It all started like the flu.
Thinking back to October 2006, that’s how Ahwatukee Foothills resident Pat Harrington begins the story of his experience with West Nile virus.
On a Tuesday, feeling ill, he stayed home from work.
That rolled into Wednesday.
By Thursday, he called his wife.
“I asked her to come home. I was having difficulty walking. On a Friday was when I noticed I couldn’t move my left arm,” Harrington, 58, said.
He saw his doctor, who ran a series of tests to rule out a stroke. One test was for West Nile virus.
“We knew about as much about West Nile as most people, which is not much,” Harrington said.
That night Harrington tried to get out of bed and fell. Soon, paramedics were transporting him to Mercy Gilbert Medical Center where he was admitted to the intensive care unit.
Within a few hours, he couldn’t move and within days, he was confirmed as one of 75 Maricopa County residents diagnosed with the disease that year. Six died.
West Nile virus was first identified in Arizona in 2003. The following year, the county led all counties in the country with human cases and deaths. The disease is passed to humans through a mosquito bite.
Mosquitoes contract the disease when they bite an infected bird.
Most people bit feel no symptoms. In about 20 percent of cases, victims feel like they’ve been hit with the flu: headache, muscle aches, fever, vomiting or a skin rash. Severe symptoms are seen in about one in 150 people infected with the disease, according to the Maricopa County Department of Public Health.
They may range from disorientation, coma, tremors and muscle weakness to numbness and paralysis.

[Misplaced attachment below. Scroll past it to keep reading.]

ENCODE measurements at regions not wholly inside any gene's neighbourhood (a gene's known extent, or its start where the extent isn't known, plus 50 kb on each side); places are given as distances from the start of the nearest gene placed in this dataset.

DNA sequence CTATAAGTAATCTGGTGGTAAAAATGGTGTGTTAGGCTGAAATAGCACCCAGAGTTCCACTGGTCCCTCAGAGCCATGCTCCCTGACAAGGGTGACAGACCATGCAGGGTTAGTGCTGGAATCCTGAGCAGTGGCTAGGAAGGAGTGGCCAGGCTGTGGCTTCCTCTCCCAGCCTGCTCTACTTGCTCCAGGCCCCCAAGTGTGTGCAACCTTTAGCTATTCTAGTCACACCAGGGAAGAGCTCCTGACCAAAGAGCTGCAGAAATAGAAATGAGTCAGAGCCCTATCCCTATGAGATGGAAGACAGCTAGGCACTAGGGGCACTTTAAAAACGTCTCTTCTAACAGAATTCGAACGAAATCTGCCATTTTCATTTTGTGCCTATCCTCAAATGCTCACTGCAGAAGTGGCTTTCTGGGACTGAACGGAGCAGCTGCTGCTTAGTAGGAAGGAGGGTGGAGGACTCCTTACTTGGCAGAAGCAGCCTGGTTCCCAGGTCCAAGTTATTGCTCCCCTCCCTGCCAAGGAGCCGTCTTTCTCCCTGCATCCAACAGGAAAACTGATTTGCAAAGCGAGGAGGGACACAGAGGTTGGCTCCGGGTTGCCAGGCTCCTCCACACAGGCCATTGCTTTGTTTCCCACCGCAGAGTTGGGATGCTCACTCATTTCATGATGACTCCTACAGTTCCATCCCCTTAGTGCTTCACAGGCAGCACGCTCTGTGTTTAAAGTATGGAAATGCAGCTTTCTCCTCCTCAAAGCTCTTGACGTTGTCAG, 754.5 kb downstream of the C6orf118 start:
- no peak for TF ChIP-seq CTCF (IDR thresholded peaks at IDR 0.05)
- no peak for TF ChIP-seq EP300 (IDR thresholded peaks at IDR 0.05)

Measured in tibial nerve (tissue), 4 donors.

In the past week, Maricopa County has confirmed 10 human cases of the disease and one death.
When he got his diagnosis in 2006, Harrington asked the doctor, “OK, what do we do? He said, ‘Rehabilitation is what you do.’ ”
Harrington spent 10 days in the hospital and nearly two months in a Mesa rehabilitation center where he learned to walk again, developed strength in his arm and learned to care for himself.
“They got me back to walking pretty quickly,” he said. “They got me up that first day … I walked with three people around me between two bars.”
He had to build up an ability to sit, stand and walk properly. While both arms were working at one point, today his left arm is in a sling because he has lost muscle tone and the ability to use it. He underwent physical therapy, speech therapy, occupational therapy and psychological therapy.
“I spent an awful lot of time doing every board game you have ever heard of and some you haven’t heard of and questions and tests,” he said.
In January 2007, Harrington began working on special projects for his employer – the Arizona Department of Economic Security. Harrington is assistant director for department for employment and rehabilitation services.
Harrington was back to working in his office by June, about eight months later.
“I was using a wheelchair at that time. I could not walk for distance at all.
We had the office outfitted for that. Doors had to be widened. Automatic doors installed,” he said. “The department was very, very good for me. I couldn’t have asked for a better employer to have had in that circumstance.”
Today, Harrington doesn’t need a wheel chair.
He gets to and from work using public transportation.
And he still can’t pinpoint exactly when he got bit by the culprit — a culex mosquito known to carry West Nile virus.
“I live in Ahwatukee Foothills. I work here (an office building in downtown Phoenix). I’m not what one would call an outdoors man. I have no idea when I got bit. I was probably out on the patio at night and got bit and didn’t even notice it. I don’t remember being bit at all, but must have been. It’s the only way to get it,” he said.
Harrington welcomes the opportunity to share his story and said people ask him about his “great attitude” surrounding the experience.
“I’m almost 59. I have really led a remarkable life. … I’ve been extraordinarily lucky. When I was admitted to the hospital, that was the first in my life … I feel like if I didn’t have a great attitude it would be just wrong of me to go 55 years (his age when he got West Nile) and have this one thing go wrong, get bit by a mosquito one time, and then have everything go to pieces. That would not be right.”
Even today, there are still many questions about the disease.
“There aren’t very many of us,” who have gotten seriously ill, he said. “Nobody really understands very much about West Nile itself.”